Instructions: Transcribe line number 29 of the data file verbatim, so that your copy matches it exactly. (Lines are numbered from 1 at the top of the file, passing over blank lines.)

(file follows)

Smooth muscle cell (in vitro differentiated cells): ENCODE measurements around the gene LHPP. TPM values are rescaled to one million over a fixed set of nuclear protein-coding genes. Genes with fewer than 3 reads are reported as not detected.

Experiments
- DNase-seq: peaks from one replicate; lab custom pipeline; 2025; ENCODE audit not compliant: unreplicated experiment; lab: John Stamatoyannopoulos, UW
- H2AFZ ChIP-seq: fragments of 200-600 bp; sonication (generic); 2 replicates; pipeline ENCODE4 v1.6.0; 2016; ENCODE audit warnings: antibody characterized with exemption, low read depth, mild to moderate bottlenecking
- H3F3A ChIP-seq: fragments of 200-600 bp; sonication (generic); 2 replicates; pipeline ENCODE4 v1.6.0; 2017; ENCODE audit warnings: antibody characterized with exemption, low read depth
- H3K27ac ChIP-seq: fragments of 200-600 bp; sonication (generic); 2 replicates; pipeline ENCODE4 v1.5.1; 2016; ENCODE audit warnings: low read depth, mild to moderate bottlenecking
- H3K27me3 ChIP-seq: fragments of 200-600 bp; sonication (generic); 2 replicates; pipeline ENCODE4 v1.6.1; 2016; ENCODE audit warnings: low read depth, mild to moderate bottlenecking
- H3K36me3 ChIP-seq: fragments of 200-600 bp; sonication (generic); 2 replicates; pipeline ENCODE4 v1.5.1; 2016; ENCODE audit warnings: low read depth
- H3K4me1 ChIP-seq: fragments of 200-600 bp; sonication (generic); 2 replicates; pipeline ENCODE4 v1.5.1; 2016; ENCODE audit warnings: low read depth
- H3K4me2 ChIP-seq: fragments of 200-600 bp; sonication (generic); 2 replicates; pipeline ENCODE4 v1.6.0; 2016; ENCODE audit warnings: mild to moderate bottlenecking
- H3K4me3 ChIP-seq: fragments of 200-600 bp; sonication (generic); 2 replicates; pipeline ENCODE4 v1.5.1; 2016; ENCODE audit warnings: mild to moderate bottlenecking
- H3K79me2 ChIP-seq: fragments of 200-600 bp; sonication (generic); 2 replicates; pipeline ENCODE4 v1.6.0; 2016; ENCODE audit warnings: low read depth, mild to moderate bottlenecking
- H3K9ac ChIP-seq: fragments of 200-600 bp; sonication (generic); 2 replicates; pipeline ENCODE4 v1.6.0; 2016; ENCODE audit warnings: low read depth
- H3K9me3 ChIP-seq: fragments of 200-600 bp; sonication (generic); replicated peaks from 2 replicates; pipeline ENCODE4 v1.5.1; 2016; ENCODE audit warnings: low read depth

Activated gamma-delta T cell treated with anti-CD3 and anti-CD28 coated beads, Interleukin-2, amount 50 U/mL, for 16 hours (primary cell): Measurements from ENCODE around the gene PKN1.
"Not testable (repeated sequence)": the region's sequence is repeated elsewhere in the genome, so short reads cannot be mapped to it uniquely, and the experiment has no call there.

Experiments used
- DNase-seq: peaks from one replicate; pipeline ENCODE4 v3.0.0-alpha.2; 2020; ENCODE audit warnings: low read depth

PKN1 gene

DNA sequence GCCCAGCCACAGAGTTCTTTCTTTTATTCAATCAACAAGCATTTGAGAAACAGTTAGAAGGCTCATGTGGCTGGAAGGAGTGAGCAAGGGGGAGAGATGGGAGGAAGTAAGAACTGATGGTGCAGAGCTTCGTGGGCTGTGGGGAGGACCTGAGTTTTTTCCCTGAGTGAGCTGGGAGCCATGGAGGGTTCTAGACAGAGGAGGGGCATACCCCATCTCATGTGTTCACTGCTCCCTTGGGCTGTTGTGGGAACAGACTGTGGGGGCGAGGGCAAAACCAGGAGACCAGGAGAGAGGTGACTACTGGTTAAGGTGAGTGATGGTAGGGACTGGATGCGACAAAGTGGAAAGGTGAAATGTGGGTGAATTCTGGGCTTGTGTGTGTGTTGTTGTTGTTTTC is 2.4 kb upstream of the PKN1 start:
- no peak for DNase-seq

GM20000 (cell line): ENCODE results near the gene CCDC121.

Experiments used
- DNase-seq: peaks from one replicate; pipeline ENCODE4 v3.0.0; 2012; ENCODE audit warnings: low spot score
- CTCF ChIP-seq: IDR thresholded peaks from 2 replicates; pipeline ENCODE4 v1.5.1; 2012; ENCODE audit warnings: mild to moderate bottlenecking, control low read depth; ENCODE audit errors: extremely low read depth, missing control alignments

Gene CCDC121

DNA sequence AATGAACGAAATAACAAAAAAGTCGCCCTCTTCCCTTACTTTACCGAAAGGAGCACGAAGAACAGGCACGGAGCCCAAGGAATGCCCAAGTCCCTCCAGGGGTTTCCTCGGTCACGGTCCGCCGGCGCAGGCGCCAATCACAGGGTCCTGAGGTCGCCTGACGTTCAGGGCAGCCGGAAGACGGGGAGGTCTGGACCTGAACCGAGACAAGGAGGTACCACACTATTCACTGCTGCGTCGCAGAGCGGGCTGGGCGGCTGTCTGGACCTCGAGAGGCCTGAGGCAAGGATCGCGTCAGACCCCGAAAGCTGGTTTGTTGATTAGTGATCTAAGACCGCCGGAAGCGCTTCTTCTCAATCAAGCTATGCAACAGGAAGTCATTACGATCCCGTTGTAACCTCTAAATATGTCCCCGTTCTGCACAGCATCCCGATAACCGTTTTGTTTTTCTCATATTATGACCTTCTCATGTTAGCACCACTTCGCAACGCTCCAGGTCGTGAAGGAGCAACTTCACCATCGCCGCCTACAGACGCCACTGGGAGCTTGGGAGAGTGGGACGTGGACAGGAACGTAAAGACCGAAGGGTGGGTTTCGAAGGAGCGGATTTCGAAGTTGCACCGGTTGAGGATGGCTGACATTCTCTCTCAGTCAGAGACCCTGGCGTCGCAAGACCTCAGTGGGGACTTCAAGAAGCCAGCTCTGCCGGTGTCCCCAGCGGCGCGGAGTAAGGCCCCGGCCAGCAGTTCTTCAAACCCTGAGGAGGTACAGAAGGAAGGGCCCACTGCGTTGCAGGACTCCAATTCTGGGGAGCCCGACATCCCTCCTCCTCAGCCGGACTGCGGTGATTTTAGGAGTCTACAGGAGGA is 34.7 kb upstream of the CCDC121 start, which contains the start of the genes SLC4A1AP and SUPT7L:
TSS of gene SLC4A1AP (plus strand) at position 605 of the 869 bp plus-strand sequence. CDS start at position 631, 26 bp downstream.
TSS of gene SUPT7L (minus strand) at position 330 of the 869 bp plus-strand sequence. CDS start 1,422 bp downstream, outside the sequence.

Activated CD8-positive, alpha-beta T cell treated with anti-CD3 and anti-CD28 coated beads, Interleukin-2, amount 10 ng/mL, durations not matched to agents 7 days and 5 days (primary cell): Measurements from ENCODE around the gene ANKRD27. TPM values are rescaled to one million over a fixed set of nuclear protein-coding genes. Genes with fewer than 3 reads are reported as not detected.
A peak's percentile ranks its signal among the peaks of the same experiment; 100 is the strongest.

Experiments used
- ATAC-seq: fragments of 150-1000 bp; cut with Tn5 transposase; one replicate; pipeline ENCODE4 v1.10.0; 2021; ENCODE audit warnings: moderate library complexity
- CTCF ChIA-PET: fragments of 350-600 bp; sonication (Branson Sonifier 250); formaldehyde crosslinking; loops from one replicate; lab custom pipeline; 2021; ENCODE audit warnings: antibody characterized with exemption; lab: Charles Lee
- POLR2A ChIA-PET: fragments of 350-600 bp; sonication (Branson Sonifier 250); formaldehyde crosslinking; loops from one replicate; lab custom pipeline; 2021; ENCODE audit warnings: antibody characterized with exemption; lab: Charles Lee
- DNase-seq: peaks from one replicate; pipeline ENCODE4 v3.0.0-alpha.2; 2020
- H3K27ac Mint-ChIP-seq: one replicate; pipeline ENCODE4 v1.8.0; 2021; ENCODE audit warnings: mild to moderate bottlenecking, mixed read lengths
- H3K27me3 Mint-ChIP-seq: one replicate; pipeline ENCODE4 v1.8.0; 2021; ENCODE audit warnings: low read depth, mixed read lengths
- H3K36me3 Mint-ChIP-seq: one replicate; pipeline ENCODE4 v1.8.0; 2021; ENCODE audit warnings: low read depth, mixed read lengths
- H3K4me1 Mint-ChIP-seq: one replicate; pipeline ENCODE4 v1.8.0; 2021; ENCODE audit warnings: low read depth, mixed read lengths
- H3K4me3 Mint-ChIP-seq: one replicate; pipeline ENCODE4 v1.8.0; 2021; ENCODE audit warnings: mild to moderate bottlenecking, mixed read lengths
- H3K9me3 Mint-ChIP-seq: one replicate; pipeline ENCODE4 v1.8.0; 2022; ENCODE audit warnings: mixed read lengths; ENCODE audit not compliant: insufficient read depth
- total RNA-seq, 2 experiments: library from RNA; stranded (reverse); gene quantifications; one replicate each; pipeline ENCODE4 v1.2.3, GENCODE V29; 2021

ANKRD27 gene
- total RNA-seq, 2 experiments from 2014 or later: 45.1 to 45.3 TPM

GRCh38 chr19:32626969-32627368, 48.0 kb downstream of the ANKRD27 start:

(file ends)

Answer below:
TSS of gene SUPT7L (minus strand) at position 330 of the 869 bp plus-strand sequence. CDS start 1,422 bp downstream, outside the sequence.